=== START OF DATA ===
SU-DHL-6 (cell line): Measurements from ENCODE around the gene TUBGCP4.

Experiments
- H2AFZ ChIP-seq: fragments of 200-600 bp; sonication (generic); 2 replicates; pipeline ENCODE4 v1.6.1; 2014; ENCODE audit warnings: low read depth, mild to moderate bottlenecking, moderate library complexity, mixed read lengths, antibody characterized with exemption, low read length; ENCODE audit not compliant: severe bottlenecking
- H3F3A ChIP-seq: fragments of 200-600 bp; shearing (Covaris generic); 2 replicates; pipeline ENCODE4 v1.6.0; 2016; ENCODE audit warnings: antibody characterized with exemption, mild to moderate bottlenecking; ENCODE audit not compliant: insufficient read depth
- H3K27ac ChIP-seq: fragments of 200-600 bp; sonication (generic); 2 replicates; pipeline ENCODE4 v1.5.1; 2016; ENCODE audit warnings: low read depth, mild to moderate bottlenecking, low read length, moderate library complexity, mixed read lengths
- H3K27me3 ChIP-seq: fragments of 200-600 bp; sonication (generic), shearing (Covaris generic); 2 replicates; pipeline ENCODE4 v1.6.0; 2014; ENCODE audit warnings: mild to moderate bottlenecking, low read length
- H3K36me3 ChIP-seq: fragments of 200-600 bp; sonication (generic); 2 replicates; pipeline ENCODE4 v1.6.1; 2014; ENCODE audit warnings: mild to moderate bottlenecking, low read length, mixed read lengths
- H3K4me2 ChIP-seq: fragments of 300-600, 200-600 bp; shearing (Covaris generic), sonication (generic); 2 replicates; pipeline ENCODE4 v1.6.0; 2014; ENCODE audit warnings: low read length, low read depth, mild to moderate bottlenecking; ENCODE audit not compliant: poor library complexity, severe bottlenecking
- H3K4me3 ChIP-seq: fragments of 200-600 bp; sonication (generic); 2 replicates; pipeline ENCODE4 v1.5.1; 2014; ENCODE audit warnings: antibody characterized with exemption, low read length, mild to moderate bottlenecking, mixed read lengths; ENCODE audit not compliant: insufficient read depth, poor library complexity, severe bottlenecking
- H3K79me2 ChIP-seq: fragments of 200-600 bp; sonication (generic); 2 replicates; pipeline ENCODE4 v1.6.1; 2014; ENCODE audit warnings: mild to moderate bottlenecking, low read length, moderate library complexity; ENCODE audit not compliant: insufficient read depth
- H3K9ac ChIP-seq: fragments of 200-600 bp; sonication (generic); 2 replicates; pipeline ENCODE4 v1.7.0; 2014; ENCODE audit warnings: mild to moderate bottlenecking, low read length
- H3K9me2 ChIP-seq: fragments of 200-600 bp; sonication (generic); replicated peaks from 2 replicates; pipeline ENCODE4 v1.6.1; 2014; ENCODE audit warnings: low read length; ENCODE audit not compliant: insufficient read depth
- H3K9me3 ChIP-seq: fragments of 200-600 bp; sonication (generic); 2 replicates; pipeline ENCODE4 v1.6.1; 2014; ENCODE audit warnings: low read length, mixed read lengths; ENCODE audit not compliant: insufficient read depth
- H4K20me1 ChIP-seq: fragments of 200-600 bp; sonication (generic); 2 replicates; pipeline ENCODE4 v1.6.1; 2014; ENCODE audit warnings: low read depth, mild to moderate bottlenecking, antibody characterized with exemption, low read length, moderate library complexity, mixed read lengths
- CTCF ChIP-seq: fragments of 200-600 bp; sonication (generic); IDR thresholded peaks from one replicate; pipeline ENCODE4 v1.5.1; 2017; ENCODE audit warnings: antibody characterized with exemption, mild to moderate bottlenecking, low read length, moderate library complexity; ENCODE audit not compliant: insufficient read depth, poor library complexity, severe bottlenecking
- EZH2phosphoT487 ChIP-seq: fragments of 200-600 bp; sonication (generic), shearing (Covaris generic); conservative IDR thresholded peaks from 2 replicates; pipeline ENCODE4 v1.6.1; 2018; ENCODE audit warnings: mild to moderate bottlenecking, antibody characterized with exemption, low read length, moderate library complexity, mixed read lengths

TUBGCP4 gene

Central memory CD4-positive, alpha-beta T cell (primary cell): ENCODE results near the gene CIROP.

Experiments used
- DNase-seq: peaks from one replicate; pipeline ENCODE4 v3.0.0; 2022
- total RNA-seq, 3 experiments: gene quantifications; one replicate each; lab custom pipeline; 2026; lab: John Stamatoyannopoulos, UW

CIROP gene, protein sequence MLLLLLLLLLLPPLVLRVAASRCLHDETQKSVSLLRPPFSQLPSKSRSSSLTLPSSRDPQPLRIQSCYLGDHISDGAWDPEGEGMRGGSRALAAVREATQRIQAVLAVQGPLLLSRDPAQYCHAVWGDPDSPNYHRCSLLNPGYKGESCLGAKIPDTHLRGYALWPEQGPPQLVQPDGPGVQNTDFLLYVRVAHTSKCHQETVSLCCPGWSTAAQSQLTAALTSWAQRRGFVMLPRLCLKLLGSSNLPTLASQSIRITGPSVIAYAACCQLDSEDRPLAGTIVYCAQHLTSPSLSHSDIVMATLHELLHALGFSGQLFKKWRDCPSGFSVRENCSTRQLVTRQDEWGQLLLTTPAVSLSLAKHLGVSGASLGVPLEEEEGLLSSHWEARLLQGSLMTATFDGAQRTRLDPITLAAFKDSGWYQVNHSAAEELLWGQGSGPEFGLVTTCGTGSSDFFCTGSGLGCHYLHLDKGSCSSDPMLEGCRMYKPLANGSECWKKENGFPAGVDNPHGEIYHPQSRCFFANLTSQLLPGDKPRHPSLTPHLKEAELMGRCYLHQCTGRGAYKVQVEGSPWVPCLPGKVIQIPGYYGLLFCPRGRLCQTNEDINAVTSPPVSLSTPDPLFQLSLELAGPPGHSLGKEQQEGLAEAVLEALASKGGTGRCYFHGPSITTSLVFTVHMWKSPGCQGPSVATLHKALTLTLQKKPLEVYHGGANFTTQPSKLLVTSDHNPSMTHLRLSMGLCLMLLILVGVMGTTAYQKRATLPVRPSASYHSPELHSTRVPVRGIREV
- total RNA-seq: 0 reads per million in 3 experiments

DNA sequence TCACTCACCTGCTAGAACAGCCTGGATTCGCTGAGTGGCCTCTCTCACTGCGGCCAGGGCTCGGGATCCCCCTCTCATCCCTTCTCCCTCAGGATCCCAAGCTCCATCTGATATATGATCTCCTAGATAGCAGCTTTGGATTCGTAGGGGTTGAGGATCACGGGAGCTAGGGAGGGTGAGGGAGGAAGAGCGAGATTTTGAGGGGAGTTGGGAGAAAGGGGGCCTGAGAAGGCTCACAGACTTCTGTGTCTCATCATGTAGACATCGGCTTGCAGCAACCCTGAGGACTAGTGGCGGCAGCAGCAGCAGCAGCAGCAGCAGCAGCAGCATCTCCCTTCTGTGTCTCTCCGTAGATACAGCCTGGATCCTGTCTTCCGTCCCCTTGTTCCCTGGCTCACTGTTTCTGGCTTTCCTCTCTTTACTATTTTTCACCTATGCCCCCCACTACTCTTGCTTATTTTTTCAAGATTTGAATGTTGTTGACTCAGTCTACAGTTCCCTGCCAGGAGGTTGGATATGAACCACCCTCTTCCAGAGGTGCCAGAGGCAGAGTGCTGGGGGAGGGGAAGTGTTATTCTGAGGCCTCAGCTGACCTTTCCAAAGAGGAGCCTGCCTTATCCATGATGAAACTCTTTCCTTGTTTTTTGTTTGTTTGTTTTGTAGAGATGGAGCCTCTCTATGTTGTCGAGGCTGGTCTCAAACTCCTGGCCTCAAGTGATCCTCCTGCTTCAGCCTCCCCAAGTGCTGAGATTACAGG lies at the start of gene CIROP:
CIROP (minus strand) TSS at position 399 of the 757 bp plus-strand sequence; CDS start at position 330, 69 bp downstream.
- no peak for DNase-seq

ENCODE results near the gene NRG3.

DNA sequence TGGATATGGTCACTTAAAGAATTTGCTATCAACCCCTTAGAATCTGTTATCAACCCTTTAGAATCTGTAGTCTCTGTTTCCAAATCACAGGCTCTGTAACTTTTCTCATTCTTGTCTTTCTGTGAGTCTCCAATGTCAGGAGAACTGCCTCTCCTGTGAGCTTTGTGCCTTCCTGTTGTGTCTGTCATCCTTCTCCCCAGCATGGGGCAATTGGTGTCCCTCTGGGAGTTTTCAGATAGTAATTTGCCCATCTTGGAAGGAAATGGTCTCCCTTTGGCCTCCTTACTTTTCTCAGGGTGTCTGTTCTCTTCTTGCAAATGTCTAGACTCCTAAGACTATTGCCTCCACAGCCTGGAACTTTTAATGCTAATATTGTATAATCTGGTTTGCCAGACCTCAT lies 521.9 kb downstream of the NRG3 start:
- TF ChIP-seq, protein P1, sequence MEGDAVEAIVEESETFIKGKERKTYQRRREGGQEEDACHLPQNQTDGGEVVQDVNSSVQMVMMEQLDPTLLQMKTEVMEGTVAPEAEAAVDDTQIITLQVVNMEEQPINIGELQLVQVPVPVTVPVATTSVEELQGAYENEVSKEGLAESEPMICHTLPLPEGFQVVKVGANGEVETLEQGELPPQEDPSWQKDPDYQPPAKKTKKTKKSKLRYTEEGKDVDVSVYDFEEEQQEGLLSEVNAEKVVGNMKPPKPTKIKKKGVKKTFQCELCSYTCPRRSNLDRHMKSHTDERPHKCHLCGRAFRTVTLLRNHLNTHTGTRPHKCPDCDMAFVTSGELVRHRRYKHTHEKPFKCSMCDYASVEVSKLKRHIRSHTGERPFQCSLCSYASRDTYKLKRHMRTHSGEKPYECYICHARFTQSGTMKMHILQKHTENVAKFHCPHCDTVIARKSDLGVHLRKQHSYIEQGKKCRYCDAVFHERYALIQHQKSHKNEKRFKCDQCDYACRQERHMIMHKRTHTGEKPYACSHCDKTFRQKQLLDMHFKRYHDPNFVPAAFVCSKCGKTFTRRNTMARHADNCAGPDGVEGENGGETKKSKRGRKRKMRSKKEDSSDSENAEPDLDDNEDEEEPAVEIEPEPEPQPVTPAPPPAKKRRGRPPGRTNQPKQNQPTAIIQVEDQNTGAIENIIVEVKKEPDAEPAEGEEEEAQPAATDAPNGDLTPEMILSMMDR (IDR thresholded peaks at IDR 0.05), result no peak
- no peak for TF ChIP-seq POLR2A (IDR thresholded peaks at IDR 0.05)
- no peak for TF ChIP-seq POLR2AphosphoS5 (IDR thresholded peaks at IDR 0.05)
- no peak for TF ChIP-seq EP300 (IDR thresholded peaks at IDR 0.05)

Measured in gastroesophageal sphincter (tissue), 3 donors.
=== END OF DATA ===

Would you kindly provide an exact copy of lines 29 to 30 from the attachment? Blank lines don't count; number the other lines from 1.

- TF ChIP-seq, protein P1, sequence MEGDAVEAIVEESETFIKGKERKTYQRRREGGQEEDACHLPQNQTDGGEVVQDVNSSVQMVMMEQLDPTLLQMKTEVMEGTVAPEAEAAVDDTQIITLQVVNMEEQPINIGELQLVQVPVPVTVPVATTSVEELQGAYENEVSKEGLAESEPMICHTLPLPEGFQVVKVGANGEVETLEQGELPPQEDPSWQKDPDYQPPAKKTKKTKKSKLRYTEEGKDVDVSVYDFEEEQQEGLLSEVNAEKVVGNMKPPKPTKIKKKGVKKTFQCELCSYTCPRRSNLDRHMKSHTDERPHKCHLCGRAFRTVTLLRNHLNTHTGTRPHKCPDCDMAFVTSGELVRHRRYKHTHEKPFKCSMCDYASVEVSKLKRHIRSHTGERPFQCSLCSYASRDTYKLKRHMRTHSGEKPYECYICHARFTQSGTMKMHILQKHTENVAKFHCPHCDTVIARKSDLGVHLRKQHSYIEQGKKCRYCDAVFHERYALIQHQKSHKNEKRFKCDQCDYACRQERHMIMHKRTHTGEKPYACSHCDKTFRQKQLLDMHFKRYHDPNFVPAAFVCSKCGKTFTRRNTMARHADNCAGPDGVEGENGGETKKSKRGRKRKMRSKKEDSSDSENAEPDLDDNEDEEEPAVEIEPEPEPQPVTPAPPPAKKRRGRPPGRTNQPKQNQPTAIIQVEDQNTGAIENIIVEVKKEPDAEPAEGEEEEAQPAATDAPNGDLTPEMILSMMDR (IDR thresholded peaks at IDR 0.05), result no peak
- no peak for TF ChIP-seq POLR2A (IDR thresholded peaks at IDR 0.05)